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Haemophilia. 2012 Jul;18 Suppl 4:131-5. doi: 10.1111/j.1365-2516.2012.02838.x.

Personalized prophylaxis.

Author information

  • Arthur Bloom Haemophilia Centre, School of Medicine, Cardiff University, Heath Park, Cardiff, UK. peter.collins@.wales.nhs.uk

Abstract

Prophylaxis is the recommended treatment for people with severe haemophilia. It is unlikely that a single prophylactic regimen, for example based on weight, would be optimal for all patients and therefore each individual should have a personalized regimen, agreed between themselves and their haemophilia centre. This regimen should take into account the individual's bleeding pattern, the condition of their musculoskeletal system, level and timing of physical activity and measurement of coagulation factor in their blood. It is important to recognize that prophylactic regimens are likely to need to change with time as the circumstances of an individual change. For example, activity may change with age or with the season and an individual's factor VIII pharmacokinetics vary with age. Knowledge of a patient's pharmacokinetics is likely to help personalize prophylaxis when combined with other information. Factor VIII pharmacokinetics are simple to measure in routine clinical practice and can be adequately calculated from 2 to 3 blood samples combined with a simple to use computer program. Prophylaxis is expensive and, in countries with a limited health care budget, ways to improve its cost effectiveness need to be considered to allow increased access to this treatment. For example, increasing the frequency of prophylaxis can dramatically reduce the amount of treatment required to sustain measureable factor levels and hence reduce cost. The introduction of longer-acting coagulation factors may necessitate a change in concepts about prophylaxis because whilst these agents may sustain an apparently adequate trough level with fewer infusions, the length of time a person spends at a low level will be increased and this could increase the risk of bleeding, especially at the time of increased physical activity. There is convincing evidence that prophylaxis is the optimal therapy for severe haemophilia, optimizing treatment for each individual and increasing access to this treatment modality are important goals for the future.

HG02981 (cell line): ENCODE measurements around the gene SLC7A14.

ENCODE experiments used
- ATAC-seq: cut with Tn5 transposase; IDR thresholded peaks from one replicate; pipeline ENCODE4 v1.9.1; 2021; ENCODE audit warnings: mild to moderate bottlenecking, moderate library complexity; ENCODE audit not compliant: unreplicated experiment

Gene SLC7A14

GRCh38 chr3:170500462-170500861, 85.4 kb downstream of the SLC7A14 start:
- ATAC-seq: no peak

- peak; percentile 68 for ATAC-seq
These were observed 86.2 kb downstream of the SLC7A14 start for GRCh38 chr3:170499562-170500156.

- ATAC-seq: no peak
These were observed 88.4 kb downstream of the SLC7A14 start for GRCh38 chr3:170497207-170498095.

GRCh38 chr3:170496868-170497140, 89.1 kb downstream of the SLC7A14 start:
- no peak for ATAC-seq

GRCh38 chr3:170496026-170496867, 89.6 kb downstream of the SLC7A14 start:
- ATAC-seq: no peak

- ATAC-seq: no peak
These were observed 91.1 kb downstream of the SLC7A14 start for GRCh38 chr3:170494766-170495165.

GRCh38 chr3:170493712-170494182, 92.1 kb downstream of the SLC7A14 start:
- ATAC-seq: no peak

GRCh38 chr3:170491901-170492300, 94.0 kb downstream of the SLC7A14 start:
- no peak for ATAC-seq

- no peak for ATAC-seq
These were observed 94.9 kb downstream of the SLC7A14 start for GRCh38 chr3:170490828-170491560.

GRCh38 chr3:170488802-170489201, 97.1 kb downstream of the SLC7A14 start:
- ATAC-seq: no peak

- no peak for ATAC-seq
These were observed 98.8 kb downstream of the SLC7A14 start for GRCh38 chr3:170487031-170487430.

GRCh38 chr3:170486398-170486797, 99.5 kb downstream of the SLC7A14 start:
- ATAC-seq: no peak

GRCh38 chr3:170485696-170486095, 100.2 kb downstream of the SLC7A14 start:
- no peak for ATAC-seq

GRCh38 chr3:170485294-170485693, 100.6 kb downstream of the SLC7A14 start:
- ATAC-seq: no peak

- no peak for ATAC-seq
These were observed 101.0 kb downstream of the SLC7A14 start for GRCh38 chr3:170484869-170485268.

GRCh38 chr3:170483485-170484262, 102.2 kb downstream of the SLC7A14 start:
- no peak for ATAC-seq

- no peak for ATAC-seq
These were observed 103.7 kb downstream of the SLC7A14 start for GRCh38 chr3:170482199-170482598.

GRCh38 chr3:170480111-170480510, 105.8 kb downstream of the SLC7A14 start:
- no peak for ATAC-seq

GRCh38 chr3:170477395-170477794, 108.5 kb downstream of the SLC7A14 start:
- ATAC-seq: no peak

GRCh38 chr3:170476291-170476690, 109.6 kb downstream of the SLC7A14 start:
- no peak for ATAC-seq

© 2012 Blackwell Publishing Ltd.

PMID:
22726096
[PubMed - indexed for MEDLINE]
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